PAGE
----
How often have you been bored out of your skull in classes/lectures? How often did the lecture go over your head and were just wasting your time? One could cut that waste and focus on each student's 'sweet spot'.

Jan 13, 2010
they are showing the point where talent and comparitive advantage of the individual resides. given that this (like so many other empirical facts) tends to grate against the marxian collective, it will be interesting to see how they interpret things in the near future.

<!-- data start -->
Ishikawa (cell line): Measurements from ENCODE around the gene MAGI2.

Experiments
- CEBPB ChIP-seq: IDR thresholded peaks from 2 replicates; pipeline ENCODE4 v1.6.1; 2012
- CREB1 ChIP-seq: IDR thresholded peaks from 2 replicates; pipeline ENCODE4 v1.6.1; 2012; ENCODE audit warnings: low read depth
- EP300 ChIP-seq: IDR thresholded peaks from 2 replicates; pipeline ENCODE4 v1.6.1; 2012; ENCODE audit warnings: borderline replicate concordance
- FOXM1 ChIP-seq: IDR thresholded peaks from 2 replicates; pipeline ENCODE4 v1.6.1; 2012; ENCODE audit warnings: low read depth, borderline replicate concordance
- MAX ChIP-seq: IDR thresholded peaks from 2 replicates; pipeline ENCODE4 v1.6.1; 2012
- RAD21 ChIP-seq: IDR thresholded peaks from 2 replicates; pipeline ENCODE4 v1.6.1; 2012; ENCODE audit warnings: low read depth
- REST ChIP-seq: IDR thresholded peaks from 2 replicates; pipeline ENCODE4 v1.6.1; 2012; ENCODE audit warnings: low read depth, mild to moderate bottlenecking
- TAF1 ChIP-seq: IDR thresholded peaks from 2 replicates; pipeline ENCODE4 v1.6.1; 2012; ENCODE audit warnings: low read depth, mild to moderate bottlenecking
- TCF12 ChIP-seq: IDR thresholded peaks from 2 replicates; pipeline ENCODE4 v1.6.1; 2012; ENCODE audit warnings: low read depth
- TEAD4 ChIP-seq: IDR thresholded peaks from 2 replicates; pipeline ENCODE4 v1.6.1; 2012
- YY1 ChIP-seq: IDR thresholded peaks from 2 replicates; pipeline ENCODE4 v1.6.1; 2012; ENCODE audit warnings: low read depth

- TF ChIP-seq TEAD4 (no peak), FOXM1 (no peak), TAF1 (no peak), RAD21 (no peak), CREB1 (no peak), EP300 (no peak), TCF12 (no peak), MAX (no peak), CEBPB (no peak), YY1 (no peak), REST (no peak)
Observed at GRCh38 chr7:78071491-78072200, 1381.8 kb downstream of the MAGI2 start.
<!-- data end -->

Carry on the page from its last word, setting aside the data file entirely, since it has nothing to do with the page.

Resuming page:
Jan 19, 2010
boxfiddler you took the words right out of my mouth. I would wager, odds would have little to do with it differing from person to person, but I know it will.

If you've ever taught a class of 20+ students, you'll find 3 or 4 people that just need it framed in a certain way to be understood and 2 or 3 people bored because it's slow.

There is no correct speed of learning for a group and I hardly think one could quantify it in humans.

It will differ from subject to subject. Task to task. Cognitive or physical.

This seems more useful in building neural networks in robots to more closely mimic a humans actions when performing dexterous tasks...